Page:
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Research Article
Molecular Interaction Studies on Some Organic Liquid Mixtures at Different Temperatures Using Ultrasonic Technique

P. Vasantharani, P. Kalaimagal and A.N. Kannappan
The ultrasonic velocity, density and viscosity in ternary liquid mixtures of tri-n-butyl amine (TBA), n-hexane with aliphatic alcohols viz., 1-pentanol and 1-hexanol have been measured at three different temperatures 303, 308 and 313 K for the entire range of concentration using an ultrasonic interferometer. The measured data are used to compute the acoustical properties, namely adiabatic compressibility (β), free length (Lf), free volume (Vf) and internal pressure (πi) and their excess values. The intermolecular attraction between the components dependence on the mutual association of similar molecules and there disassociation due to attraction between dissimilar molecules. The strength of the bond dependence on the length of the alkyl chain and the branching in the alkyl group.
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  How to cite this article:

P. Vasantharani, P. Kalaimagal and A.N. Kannappan, 2009. Molecular Interaction Studies on Some Organic Liquid Mixtures at Different Temperatures Using Ultrasonic Technique. Asian Journal of Applied Sciences, 2: 96-100.

DOI: 10.3923/ajaps.2009.96.100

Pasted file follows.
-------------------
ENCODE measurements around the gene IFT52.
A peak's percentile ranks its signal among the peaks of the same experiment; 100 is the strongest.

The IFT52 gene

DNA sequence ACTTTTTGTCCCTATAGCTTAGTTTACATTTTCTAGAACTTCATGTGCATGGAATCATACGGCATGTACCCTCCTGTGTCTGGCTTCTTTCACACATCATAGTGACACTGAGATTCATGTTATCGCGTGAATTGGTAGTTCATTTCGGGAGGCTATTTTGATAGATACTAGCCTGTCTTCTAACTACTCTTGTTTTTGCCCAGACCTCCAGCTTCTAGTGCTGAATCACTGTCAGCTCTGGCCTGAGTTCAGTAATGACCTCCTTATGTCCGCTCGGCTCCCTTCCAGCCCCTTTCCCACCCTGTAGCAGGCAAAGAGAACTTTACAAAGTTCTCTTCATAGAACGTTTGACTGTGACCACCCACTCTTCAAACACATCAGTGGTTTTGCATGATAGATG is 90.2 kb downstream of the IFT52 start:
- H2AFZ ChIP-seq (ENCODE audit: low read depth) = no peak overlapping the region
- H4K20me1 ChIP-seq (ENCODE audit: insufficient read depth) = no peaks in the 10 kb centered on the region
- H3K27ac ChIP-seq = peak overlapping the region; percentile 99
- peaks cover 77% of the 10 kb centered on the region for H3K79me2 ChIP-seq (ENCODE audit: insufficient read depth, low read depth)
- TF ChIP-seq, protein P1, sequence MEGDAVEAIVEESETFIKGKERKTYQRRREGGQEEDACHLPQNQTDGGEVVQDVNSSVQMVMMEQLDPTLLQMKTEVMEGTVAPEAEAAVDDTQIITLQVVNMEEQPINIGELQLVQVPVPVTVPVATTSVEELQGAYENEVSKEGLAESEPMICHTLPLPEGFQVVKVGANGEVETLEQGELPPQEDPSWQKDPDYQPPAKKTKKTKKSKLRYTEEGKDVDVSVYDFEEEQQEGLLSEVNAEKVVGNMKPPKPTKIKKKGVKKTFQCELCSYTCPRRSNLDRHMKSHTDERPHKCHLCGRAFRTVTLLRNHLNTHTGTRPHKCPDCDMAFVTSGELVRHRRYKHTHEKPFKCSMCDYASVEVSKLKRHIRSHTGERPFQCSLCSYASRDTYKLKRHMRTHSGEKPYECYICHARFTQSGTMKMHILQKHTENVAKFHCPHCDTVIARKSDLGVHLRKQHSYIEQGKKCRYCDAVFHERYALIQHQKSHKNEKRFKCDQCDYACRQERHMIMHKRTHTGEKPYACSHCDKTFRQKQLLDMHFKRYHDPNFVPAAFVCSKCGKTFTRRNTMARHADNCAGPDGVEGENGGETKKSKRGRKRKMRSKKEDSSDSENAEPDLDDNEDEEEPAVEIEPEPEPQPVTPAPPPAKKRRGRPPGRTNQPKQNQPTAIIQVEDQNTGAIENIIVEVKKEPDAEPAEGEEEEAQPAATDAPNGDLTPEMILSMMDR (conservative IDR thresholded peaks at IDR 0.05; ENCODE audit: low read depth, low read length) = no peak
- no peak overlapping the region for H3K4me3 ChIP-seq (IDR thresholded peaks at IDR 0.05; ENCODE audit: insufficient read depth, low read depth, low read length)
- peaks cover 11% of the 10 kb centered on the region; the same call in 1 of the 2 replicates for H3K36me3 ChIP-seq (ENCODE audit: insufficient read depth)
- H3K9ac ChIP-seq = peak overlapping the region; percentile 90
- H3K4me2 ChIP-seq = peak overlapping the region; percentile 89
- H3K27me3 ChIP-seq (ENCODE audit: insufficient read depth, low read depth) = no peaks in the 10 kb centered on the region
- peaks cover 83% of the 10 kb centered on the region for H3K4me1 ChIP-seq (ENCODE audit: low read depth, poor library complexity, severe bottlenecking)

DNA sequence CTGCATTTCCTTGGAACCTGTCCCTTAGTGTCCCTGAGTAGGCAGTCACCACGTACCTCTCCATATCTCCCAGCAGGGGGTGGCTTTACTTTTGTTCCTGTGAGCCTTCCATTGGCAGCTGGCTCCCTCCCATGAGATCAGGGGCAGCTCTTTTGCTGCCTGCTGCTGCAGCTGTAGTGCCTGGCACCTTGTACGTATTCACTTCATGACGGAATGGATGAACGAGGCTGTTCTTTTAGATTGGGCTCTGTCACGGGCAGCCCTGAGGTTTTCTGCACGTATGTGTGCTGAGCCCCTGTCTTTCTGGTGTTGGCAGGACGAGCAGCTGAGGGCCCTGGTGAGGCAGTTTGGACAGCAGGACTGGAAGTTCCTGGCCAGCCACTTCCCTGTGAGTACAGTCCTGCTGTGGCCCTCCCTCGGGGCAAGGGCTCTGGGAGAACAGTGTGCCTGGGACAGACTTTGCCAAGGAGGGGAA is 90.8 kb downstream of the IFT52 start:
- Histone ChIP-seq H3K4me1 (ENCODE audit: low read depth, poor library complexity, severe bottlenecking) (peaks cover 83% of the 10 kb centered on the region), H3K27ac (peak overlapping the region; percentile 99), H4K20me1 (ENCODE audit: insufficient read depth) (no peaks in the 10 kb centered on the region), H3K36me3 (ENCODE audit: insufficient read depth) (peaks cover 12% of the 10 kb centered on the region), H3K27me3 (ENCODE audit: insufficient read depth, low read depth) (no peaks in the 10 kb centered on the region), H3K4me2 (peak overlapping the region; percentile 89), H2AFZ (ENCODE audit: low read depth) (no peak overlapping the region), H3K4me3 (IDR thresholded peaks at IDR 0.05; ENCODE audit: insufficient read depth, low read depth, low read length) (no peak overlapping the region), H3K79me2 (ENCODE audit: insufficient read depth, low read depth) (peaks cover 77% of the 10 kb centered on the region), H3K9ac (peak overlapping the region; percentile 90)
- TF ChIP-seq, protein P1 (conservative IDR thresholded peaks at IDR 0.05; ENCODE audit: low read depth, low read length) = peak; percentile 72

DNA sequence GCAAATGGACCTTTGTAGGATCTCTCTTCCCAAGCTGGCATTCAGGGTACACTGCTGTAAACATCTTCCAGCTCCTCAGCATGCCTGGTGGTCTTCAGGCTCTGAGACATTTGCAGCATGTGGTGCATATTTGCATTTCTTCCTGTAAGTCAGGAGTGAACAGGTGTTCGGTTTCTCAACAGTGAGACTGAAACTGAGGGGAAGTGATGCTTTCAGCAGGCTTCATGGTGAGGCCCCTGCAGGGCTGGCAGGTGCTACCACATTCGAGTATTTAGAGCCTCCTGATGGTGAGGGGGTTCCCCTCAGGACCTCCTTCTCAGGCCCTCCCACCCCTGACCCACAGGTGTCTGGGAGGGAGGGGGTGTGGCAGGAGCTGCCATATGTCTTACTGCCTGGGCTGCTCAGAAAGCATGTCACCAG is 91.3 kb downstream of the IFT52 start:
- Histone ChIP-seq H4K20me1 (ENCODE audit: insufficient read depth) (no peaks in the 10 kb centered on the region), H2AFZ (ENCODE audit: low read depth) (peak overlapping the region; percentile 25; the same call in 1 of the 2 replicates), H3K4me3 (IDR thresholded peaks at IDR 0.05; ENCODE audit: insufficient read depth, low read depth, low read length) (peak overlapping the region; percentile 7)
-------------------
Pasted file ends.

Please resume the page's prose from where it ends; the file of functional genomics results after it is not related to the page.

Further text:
Ultrasonic study of liquids and liquid mixtures has gained much importance during the last two decades in assessing the nature of molecular interactions and investigating the physicochemical behavior of these systems. Molecular association is very well studied by several workers using ultrasonic method especially in the case of alcohols. Alcohols are polar liquids (Venkatesu et al., 2006), strongly self-associated by hydrogen bonding to the extent of polymerization that may differ depending on temperature, chain length and position of the OH group and dilution by other substances. As hexane is a nonpolar chain molecule, the alcohol molecules associate with hexane medium and form clusters (Crossley, 1971). Liquid tertiary amines (Wolff and Gamer, 1972; Landeck et al., 1977; Cibulka and Nagata, 1987; Wolff et al., 1995; Matthias Kwaterski et al., 2006; Megiel et al., 2001) are weakly polar, non-associated, strong proton acceptors. It is well known, that mixture containing associating components like alkanols and amines are highly non-ideal systems. Due to the formation of hydrogen bonds between the different species large negative heats as well as volumetric effects are observed upon mixing. Therefore in order to have a clear understanding of the intermolecular interactions between the 1-alkanol + n-hexane + TBA molecules an attempt has been made to measure density, viscosity and ultrasonic velocity for the mixtures at three different temperatures over the entire composition range. From the experimental values, a few acoustical parameters such as adiabatic compressibility ( β), intermolecular free length (Lf), free volume (Vf), internal pressure ( πi) and their excess parameters have been calculated. These parameters are found to be sensitive in exploring the interactions between the component molecules, which enable us to have a better understanding of the liquid mixtures.